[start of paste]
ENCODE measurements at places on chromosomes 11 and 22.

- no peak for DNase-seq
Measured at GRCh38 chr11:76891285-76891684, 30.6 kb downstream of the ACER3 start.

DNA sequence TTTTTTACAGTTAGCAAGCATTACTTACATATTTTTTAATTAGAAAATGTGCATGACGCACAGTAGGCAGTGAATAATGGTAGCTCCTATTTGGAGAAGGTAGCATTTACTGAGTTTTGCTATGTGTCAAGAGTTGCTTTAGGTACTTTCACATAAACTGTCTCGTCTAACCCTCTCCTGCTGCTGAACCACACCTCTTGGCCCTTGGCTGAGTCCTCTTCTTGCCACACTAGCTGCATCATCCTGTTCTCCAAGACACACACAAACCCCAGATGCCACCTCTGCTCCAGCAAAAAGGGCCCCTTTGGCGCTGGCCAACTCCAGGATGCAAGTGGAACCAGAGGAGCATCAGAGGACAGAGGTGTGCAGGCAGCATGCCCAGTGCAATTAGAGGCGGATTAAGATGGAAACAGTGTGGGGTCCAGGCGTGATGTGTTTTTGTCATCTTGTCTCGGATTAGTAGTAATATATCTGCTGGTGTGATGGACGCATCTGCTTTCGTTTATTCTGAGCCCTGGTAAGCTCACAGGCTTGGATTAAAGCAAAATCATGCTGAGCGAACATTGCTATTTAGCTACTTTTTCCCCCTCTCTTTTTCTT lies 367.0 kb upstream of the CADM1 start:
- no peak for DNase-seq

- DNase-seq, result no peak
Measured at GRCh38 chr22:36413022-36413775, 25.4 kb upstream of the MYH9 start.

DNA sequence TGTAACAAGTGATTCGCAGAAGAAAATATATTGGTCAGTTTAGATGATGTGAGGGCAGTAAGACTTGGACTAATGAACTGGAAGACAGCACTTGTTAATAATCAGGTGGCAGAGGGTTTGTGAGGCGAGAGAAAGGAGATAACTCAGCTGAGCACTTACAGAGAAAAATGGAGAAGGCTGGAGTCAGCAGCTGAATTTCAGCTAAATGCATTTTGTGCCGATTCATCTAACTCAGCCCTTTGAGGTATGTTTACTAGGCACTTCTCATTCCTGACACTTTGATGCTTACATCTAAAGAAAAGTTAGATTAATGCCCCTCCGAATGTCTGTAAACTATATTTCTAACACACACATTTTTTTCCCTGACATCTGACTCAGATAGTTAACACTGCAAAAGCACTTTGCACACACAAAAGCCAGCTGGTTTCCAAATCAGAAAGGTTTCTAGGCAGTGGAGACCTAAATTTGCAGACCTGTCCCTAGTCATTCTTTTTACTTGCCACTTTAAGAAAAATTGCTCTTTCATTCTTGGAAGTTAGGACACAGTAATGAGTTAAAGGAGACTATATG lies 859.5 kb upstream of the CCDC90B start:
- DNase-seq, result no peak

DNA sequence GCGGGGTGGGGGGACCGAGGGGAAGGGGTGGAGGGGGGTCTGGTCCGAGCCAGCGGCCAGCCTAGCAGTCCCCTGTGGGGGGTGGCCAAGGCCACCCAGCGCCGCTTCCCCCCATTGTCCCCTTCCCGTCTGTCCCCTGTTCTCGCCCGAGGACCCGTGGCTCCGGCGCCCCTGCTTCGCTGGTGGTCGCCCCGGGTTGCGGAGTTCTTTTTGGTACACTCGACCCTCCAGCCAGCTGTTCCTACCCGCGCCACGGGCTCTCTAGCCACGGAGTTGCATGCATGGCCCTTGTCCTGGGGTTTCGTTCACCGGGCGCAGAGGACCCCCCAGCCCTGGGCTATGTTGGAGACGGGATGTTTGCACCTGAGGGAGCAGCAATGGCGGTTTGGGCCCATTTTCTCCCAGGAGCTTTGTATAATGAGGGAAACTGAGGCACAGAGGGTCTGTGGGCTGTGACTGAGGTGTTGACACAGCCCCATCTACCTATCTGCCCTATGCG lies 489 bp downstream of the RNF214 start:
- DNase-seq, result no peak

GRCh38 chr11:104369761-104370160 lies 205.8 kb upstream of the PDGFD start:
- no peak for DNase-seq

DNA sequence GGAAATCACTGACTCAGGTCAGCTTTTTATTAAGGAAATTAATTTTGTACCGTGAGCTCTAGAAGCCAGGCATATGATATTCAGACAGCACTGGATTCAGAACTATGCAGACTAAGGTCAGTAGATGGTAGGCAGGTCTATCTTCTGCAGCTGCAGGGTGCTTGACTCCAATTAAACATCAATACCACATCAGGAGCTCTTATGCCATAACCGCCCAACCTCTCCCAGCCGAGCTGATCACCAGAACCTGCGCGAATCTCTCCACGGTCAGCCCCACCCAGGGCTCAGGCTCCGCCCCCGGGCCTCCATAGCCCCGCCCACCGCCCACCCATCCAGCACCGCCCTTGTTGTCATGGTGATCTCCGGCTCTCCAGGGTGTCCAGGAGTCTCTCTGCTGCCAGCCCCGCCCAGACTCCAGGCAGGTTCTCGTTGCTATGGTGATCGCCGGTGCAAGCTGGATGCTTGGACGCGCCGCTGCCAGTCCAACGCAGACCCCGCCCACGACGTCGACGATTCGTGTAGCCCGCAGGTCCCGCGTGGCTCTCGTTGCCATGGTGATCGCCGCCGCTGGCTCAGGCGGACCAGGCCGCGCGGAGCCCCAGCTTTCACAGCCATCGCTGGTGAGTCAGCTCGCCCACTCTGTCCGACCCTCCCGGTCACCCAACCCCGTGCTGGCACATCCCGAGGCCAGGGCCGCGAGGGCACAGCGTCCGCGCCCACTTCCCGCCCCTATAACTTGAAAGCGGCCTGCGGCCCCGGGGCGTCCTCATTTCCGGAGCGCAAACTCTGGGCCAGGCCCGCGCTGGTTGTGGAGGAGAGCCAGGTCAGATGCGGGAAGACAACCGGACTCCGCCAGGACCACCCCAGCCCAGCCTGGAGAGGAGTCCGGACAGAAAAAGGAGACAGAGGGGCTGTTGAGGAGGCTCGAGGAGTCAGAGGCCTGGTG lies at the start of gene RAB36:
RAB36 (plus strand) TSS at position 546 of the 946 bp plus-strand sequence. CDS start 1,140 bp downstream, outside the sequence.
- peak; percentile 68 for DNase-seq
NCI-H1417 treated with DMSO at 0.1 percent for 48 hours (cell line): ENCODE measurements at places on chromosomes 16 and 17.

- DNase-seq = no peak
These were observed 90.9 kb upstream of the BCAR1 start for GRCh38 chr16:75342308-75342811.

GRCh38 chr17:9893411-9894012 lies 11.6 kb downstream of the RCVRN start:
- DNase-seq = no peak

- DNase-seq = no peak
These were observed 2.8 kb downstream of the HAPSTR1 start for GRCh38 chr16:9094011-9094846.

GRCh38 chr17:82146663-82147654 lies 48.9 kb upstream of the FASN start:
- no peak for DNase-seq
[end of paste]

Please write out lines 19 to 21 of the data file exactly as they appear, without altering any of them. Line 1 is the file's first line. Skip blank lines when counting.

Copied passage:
These were observed 90.9 kb upstream of the BCAR1 start for GRCh38 chr16:75342308-75342811.

GRCh38 chr17:9893411-9894012 lies 11.6 kb downstream of the RCVRN start:
- DNase-seq = no peak